East African Community member states will have to wait longer for a monetary union. A taskforce to look into the matter has proposed to delay the implementation of the East African Monetary Union (EAMU) until 2031 from initial date of 2024, saying it is too soon considering members have not attained all requirements.
The proposed delay is an indictment on the members’ commitment to achieve EAMU, a key pillar of integration.
The EAMU is the third pillar of the EAC, others being the Customs Union and the Common Markets Protocol. The region, under EAMU, is expected to adopt a single currency by 2024.
“We have a roadmap that was supposed to be implemented between 2013, when the Monetary Union protocol was signed, and 2024. But we did not manage to implement most of the activities in that roadmap,” said Dr Pantaleo Kessy, Principal Economist, EAC Secretariat.
“According to the roadmap, the EAC convergence criteria were to be attained by 2021 and be maintained for three years in the run-up to the establishment of the Monetary Union in 2024.”
However, going through each activity, shows that all the partner states – Burundi, Kenya, Uganda, Tanzania, Rwanda and South Sudan – are behind schedule.
According to the EAMU roadmap, four broad prerequisites need to be achieved ahead of the establishment of the Monetary Union and the first one includes the full implementation of the Customs Union and Common Market protocols.
However, both the Customs Union and Common Market Protocols are currently under implementation. Although much progress has been made, the protocols are not yet fully implemented.
“Partner states are at different levels of implementation and that partly slows the implementation of the EAC third pillar, the EAMU,” said Dr Kevit Desai, Principal Secretary at the EAC and Regional Ministry of Kenya.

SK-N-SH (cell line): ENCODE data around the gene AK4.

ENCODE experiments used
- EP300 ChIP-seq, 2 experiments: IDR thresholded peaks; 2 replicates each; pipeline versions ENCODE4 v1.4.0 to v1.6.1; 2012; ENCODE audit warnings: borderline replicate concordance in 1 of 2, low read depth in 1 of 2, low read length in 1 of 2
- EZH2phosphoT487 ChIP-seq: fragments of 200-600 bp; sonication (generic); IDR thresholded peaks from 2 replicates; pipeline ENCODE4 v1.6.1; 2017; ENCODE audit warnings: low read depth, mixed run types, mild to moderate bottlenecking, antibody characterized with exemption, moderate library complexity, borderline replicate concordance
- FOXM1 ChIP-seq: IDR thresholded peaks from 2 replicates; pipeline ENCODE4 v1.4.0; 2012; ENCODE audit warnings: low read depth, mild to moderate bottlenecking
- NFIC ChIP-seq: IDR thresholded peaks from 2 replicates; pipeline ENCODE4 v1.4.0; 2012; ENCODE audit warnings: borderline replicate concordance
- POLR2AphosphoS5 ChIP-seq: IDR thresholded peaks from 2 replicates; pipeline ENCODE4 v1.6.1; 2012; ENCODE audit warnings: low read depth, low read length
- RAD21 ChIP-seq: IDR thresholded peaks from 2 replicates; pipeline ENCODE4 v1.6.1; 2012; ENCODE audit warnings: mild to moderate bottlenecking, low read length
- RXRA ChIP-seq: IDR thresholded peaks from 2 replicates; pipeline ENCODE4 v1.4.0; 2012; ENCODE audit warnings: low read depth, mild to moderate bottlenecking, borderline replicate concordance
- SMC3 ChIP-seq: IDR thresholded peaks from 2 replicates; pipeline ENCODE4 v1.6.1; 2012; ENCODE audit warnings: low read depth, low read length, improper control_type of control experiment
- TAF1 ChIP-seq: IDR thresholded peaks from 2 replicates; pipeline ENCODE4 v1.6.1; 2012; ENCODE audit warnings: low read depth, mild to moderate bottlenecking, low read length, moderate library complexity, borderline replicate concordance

Second, not all partner states have attained the four macroeconomic convergence criteria, for the implementation of the monetary union.
These include ceilings on headline inflation of 8 percent; reserve cover of 4.5-month import; on overall deficit of 3 percent of GDP; and on gross public debt of 50 percent of GDP.
“Attainment of these criteria has been challenging to most Partner States, partly due to increased demand for infrastructure development and spending to mitigate the economic impact of the Covid-19 pandemic,” Dr Kessy explained.
“Kenya, Uganda, Tanzania and Rwanda attained the headline inflation target of less than 8 percent in 2021. But only three Partner States attained the official foreign exchange reserve target of 4.5 months of imports.”
Long past deadline
Further, three Partner States attained the debt to GDP target of less than 50 percent; while none was able to attain the fiscal deficit criterion of 3 percent of GDP (including grants).
The EAC is yet to put in place institutions that will carry out the mandate and implement the EAMU protocol.
The taskforce is made up of financial experts from EAC’s partner states’ ministries of Finance, Central Banks, capital markets, insurance and pension firms.
The East African Monetary Institute is one of the institutions expected to carry out the preparatory work for the One Single currency under EAMU which was planned to be in place by 2024.
The Council of Ministers designated July 1, 2021, as the date for the coming into effect of the EAMI, the precursor to the East African Central Bank.
But the deadline is long past.
The other three institutions proposed under the EAMU include the EAC Financial Services Commission; the EAC Surveillance, Compliance and Enforcement Commission; and the EAC Statistics Commission. Establishment of these institutions is lagging behind, partly due to lack of resources.
The fourth criteria that is still lacking behind is the harmonisation of Policies and legal frameworks to support implementation of the EAMU Protocol.